In a quiet corner of the English Department was an unassuming academic named Gerald Barret. Through him I received my first rigorous, systematic education of the history and aesthetic of film. During Winter Session for a number of years, we would be exposed to a deep sampling of the German Silent Cinema, Pre-World War Two French Cinema, The Films of Alfred Hitchcock's English period and American Underground movement of the 50s and 60s. For anyone with a serious interest in film, this was an opportunity that would not exist for long and unreplicated until the 1990s when Turner Classic Movies would do the same (in an unsystematic way) with the American Hollywood film.

He and professor Victor Spinski of the Sculpture Department also taught a class in the rudiments of filmmaker, spurring another creative burst on my part. I first appropriated the philosophy and aesthetics behind his silkscreen paintings to a series of three shorts presented as The Andy Warhol Trilogy. For the sound track I played a tape loop of the first eight bars of Sister Ray, exploiting the mechanical repetition Drela's mass production philosophy, the random that the technique invariably introduced while exploring the Velvet Underground's notoriety with the painter. Even though each film was less than 3 minutes long, the tedium and the sound track tried the patients of many an audience – which was kind of the point. “my Home Movie” was another film from that period, featuring single frames of everything I owned at the time, ending on a glass of ice tea, a personal talisman, evoking the childhood freedom that came with the approach of summer. Reflecting my love of Japanese woodblock prints, “Waterworkings” is a meditative short of light as it is reflected off of gently flowing streams.

The Department of Communications gave me an hour late one Friday afternoon to do with as I will so I decided to use the time to explore the textual possibilities inherent in analog television. Inspired by Terry Riley's and John Coney's 1969 work, “Music with Balls” which I had only read about and have yet to see, I debeamed one of our color cameras causing any moving image to streak. I had it shoot a series of gliding glass balls enclosed in a miniature funhouse of mirrors with another camera reshooting that feed off a monitor to accentuate the rasters. The music was supplied by excepts from two electronic compositions by Mort Sobotnic that influenced me a lot, “Silver Apple of the Moon” and “The Wild Bull.” With so little time we had to perform the video live with one short break to reset the mixing board. The result was “Thoth” named in honor of the Egyptian god who invented an earlier form of communication, writing. A few years later WHYY selected it to run on its station, with a new score created by Delaware artist named Woz and some museum somewhere bought a copy for their library.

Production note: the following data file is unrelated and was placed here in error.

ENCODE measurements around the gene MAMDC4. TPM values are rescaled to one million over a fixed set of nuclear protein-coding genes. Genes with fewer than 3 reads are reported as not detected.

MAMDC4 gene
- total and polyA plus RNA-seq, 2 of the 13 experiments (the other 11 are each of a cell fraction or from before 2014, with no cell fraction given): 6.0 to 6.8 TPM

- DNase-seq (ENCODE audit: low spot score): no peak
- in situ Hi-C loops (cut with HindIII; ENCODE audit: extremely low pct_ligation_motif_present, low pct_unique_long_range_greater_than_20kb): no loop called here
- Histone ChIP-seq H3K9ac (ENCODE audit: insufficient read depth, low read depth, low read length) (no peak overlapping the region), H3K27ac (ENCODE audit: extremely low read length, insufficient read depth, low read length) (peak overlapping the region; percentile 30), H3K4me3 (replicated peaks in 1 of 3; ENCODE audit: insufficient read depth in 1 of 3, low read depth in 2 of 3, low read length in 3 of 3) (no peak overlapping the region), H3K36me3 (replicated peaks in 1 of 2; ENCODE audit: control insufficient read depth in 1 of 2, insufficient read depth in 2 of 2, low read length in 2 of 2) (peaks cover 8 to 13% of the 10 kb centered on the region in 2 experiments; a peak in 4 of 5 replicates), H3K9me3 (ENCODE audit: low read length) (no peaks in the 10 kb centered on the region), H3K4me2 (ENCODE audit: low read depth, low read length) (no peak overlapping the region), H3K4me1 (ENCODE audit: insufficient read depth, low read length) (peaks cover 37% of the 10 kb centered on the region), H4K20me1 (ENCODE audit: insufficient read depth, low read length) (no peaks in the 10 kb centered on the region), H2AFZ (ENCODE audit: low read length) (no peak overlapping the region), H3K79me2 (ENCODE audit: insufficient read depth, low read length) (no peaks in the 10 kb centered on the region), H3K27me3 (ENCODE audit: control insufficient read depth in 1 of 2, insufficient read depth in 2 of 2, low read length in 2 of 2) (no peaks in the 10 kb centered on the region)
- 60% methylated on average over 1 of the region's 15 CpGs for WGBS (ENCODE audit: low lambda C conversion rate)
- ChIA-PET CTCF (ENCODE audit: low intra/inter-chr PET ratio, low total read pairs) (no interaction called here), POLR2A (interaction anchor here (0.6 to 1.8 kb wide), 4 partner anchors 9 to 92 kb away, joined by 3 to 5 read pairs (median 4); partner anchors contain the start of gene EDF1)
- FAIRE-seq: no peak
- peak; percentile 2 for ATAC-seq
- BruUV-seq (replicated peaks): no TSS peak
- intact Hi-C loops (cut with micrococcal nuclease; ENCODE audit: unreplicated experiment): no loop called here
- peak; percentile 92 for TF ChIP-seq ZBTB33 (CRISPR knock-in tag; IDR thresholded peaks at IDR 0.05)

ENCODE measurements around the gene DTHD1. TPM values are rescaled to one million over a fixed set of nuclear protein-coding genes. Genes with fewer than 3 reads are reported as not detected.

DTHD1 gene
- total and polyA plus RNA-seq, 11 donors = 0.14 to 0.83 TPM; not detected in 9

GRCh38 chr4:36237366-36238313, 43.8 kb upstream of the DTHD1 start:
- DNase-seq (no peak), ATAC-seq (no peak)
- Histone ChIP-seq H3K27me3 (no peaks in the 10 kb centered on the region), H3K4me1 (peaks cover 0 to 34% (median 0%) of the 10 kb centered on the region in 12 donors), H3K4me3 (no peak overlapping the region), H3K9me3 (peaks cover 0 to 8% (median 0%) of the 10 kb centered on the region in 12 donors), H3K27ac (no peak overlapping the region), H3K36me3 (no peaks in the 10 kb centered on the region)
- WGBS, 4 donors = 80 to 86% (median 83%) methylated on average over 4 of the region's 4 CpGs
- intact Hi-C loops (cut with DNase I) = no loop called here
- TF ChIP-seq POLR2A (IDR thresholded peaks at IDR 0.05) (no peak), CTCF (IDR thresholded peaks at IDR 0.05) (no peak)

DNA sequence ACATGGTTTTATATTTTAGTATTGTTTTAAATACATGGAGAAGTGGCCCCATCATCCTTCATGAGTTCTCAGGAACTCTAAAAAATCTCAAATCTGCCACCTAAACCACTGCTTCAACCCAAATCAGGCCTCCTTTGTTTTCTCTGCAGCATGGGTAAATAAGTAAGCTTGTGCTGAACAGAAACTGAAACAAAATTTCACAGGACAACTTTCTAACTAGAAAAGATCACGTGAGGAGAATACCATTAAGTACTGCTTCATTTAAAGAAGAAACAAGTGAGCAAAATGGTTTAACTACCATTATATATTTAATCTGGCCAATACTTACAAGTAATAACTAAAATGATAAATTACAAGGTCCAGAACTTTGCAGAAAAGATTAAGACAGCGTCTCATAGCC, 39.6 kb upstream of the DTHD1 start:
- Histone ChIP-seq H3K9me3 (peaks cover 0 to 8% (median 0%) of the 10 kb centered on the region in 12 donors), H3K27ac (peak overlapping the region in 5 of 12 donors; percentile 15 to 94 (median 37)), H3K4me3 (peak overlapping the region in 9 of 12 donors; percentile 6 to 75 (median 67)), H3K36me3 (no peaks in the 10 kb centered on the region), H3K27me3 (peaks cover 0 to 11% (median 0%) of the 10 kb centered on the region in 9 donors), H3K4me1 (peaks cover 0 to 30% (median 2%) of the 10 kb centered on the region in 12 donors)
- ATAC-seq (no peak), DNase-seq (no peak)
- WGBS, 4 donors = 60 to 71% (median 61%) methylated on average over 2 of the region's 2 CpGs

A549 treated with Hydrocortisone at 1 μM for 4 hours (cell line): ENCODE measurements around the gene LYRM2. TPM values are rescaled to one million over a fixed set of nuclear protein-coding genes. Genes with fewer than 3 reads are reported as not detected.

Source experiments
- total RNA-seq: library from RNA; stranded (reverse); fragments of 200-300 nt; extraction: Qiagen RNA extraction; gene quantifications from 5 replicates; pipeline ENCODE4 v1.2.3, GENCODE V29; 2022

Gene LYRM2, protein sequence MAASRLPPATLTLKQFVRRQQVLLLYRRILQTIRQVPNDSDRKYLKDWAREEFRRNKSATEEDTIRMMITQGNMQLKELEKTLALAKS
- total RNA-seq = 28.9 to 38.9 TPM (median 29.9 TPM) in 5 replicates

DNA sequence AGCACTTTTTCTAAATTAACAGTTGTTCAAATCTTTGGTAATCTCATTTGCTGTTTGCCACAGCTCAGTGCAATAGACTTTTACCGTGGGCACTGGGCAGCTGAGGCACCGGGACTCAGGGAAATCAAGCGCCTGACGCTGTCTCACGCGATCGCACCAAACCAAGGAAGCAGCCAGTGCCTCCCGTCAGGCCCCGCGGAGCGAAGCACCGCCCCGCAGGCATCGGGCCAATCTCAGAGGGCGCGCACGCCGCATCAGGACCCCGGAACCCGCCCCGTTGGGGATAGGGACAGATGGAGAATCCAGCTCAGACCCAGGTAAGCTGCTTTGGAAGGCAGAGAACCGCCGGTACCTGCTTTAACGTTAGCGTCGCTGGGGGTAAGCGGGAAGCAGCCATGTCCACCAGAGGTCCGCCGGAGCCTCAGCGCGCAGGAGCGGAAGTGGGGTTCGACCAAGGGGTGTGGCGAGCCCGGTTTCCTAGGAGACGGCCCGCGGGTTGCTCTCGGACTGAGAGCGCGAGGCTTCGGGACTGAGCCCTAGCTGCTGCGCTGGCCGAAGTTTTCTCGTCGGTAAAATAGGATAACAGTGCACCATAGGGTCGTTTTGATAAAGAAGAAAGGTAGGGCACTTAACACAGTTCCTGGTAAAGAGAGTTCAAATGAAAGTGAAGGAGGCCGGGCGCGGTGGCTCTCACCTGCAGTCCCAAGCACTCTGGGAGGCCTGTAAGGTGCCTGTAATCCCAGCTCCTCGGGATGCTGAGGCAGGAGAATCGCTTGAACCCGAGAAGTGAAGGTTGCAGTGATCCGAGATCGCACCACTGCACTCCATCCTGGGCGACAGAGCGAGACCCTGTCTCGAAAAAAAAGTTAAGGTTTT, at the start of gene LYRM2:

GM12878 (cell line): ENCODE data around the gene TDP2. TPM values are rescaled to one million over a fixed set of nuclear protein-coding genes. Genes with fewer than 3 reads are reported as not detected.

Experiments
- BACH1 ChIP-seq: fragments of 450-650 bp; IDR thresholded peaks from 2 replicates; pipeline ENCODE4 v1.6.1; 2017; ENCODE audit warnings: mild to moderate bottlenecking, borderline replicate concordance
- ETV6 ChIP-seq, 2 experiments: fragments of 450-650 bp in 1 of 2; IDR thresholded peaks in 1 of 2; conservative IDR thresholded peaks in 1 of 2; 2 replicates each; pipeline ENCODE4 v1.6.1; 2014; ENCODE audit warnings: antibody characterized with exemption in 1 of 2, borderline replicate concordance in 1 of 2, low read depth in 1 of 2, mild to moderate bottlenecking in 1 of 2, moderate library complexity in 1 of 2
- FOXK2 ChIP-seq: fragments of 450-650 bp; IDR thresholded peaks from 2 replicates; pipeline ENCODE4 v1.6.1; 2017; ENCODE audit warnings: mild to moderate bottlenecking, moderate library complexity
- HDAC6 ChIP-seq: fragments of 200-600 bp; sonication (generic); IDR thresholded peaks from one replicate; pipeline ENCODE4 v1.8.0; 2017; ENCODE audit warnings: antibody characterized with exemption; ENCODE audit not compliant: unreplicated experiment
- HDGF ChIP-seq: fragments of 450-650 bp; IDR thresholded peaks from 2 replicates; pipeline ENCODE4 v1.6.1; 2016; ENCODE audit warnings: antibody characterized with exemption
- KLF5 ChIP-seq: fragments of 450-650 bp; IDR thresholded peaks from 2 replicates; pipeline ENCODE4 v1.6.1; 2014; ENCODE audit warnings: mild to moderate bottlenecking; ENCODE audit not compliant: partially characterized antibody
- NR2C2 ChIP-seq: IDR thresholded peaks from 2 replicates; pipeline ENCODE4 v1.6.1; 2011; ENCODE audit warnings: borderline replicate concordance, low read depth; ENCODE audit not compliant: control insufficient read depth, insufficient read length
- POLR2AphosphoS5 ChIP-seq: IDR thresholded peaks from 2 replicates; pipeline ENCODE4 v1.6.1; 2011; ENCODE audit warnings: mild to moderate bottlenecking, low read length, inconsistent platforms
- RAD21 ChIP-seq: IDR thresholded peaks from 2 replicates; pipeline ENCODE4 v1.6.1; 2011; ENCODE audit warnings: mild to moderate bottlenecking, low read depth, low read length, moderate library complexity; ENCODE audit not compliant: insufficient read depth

It was around this time that I began contributing comic and illustrations to “Even” Steven's Viewpoint magazine. One, a boarder-less chronology of an evolving shadow, proved surprisingly popular around campus, hanging on many dorm room doors like the secret signs hobos would mark on gatepost of the more generous homes.

Unable to stretch my college career any further, I found myself in Wilmington, part of a very limited and quickly apparent unsuccessful attempted at revitalizing the decaying city. Tom Watkins, Joyce Brabner, Craig Dawson and I were the foundation of an arts collective centered around the Rondo Center whose various parts included Tom Watkins's studio and apartment, a cinematique, and a comic book store, Xanadu, run by Craig. The 4-story brick building sat on the corner or 5th and Shipley streets and use to house one of nine newspapers that kept Wilmington’s population well informed (mostly about sports) as the 18th century drifted into the 19th. It was designed to be functional, large windows, floors of roughly hewed wide thick planks, spotted and stained by printer’s ink and lead type. The top floor once housed the lino-type machines, which hung heavenly on iron hooks bolted to a series of mammoth beams that ran across the ceiling.

The Rondo Center itself overlooked Market Street barely perceptible through two huge grimy windows and was dressed up with a few mismatched chairs, a couch and well-worn pillows scattered along the floor.

Tom and I booked most of the events at The Rondo Center, a casually scheduled series of programs that was eclectic in the extreme. The Rondo Center was named after an obscure 1940s character actor Rondo Hatton who suffered from acromegaly, a rare disease that progressively disfigures its victims, distending limbs and swelling facial features into a grotesque simulacrum of our Neanderthal ancestors. The once hansom actor found as sad sort of stardom as a horror actor employed by a studio pleased to be able to save a fortune in monster makeup in their rock-gut horror films.